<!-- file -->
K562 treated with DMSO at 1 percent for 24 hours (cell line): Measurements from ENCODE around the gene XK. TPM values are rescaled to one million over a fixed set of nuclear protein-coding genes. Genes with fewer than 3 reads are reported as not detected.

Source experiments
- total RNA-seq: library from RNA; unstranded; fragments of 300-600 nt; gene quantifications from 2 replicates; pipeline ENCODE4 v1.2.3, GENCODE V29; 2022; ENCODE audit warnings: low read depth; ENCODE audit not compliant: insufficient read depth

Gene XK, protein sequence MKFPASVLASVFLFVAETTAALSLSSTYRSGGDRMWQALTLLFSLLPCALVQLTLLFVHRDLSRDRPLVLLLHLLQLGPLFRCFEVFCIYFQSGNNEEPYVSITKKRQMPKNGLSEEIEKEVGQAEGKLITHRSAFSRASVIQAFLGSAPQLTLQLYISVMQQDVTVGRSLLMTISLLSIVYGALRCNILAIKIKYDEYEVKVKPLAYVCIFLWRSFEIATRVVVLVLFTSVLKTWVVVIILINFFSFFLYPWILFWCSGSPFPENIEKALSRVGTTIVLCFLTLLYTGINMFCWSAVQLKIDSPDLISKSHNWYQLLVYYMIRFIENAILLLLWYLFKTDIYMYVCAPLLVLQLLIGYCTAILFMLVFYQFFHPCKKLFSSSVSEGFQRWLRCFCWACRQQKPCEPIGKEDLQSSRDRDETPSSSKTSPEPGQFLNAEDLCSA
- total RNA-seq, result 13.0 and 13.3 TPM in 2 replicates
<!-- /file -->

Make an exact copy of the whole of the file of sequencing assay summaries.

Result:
K562 treated with DMSO at 1 percent for 24 hours (cell line): Measurements from ENCODE around the gene XK. TPM values are rescaled to one million over a fixed set of nuclear protein-coding genes. Genes with fewer than 3 reads are reported as not detected.

Source experiments
- total RNA-seq: library from RNA; unstranded; fragments of 300-600 nt; gene quantifications from 2 replicates; pipeline ENCODE4 v1.2.3, GENCODE V29; 2022; ENCODE audit warnings: low read depth; ENCODE audit not compliant: insufficient read depth

Gene XK, protein sequence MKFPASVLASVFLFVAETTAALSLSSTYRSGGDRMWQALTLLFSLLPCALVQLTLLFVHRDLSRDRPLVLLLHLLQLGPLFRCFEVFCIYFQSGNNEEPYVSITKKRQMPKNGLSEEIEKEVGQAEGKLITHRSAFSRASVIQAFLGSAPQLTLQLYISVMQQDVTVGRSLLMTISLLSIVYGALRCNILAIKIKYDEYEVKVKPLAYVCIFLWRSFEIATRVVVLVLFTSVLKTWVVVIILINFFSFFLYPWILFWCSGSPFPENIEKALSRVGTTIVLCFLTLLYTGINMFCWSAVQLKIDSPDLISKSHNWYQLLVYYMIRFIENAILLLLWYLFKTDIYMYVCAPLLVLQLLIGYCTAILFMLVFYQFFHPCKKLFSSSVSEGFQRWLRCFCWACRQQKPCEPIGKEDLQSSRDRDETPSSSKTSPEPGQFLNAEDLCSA
- total RNA-seq, result 13.0 and 13.3 TPM in 2 replicates